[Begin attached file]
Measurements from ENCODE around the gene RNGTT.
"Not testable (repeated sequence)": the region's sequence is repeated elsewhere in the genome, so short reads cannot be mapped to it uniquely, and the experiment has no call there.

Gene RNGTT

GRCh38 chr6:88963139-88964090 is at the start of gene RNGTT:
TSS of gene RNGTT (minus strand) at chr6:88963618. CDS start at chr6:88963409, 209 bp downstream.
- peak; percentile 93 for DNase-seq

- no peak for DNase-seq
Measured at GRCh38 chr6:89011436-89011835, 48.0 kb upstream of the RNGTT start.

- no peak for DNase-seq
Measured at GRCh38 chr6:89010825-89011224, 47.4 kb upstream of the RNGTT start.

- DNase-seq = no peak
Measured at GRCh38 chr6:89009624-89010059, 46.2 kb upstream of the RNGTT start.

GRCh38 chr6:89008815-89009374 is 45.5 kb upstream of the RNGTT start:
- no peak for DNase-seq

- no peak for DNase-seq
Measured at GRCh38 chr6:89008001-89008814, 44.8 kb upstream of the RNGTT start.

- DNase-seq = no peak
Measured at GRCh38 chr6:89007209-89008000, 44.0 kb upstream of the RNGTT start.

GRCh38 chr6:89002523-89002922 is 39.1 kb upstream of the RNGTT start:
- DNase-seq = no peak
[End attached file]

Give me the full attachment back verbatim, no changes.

Measurements from ENCODE around the gene RNGTT.
"Not testable (repeated sequence)": the region's sequence is repeated elsewhere in the genome, so short reads cannot be mapped to it uniquely, and the experiment has no call there.

Gene RNGTT

GRCh38 chr6:88963139-88964090 is at the start of gene RNGTT:
TSS of gene RNGTT (minus strand) at chr6:88963618. CDS start at chr6:88963409, 209 bp downstream.
- peak; percentile 93 for DNase-seq

- no peak for DNase-seq
Measured at GRCh38 chr6:89011436-89011835, 48.0 kb upstream of the RNGTT start.

- no peak for DNase-seq
Measured at GRCh38 chr6:89010825-89011224, 47.4 kb upstream of the RNGTT start.

- DNase-seq = no peak
Measured at GRCh38 chr6:89009624-89010059, 46.2 kb upstream of the RNGTT start.

GRCh38 chr6:89008815-89009374 is 45.5 kb upstream of the RNGTT start:
- no peak for DNase-seq

- no peak for DNase-seq
Measured at GRCh38 chr6:89008001-89008814, 44.8 kb upstream of the RNGTT start.

- DNase-seq = no peak
Measured at GRCh38 chr6:89007209-89008000, 44.0 kb upstream of the RNGTT start.

GRCh38 chr6:89002523-89002922 is 39.1 kb upstream of the RNGTT start:
- DNase-seq = no peak